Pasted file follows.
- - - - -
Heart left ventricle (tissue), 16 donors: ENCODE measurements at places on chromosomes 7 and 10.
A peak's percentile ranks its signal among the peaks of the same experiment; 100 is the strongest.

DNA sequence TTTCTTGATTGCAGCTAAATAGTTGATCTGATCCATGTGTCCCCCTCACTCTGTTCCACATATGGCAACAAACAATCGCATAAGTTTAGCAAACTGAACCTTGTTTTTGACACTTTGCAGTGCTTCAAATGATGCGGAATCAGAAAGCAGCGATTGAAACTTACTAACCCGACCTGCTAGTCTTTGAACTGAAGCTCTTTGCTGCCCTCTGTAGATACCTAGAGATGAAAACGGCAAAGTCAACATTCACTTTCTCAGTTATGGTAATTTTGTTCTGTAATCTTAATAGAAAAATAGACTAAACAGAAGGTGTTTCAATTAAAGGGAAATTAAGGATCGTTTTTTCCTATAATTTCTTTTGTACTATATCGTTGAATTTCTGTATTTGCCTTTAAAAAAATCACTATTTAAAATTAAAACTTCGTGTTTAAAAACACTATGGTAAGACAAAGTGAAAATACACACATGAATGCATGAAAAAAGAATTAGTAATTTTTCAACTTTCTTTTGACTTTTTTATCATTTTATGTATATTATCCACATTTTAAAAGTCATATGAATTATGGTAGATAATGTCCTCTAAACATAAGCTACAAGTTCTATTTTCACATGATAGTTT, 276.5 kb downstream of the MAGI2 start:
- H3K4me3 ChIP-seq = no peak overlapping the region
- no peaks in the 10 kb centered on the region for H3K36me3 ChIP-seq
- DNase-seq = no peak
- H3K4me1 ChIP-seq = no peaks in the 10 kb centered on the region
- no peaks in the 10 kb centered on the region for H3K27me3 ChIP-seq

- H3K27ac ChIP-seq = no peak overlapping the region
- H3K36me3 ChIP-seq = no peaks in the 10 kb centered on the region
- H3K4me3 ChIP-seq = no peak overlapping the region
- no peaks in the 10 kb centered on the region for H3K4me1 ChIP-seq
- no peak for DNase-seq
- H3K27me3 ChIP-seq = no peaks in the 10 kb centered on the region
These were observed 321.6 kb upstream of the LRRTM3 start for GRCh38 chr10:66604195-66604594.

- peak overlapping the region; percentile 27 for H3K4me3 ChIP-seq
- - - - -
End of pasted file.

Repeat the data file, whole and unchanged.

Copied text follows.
Heart left ventricle (tissue), 16 donors: ENCODE measurements at places on chromosomes 7 and 10.
A peak's percentile ranks its signal among the peaks of the same experiment; 100 is the strongest.

DNA sequence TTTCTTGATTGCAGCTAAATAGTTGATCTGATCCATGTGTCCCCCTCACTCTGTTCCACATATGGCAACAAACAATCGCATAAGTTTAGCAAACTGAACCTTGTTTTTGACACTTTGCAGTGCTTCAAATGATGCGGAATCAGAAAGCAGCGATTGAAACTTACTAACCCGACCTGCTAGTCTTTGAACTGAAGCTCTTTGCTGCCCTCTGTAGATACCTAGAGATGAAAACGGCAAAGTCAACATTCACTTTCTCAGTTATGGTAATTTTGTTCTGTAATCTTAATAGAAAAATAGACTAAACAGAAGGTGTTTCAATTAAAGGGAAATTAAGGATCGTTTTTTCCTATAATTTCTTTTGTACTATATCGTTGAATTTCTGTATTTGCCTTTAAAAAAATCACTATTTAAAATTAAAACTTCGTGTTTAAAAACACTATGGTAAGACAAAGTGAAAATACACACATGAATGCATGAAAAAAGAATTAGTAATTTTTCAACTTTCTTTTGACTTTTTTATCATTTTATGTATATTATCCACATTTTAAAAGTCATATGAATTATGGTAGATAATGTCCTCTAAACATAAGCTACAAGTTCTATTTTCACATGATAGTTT, 276.5 kb downstream of the MAGI2 start:
- H3K4me3 ChIP-seq = no peak overlapping the region
- no peaks in the 10 kb centered on the region for H3K36me3 ChIP-seq
- DNase-seq = no peak
- H3K4me1 ChIP-seq = no peaks in the 10 kb centered on the region
- no peaks in the 10 kb centered on the region for H3K27me3 ChIP-seq

- H3K27ac ChIP-seq = no peak overlapping the region
- H3K36me3 ChIP-seq = no peaks in the 10 kb centered on the region
- H3K4me3 ChIP-seq = no peak overlapping the region
- no peaks in the 10 kb centered on the region for H3K4me1 ChIP-seq
- no peak for DNase-seq
- H3K27me3 ChIP-seq = no peaks in the 10 kb centered on the region
These were observed 321.6 kb upstream of the LRRTM3 start for GRCh38 chr10:66604195-66604594.

- peak overlapping the region; percentile 27 for H3K4me3 ChIP-seq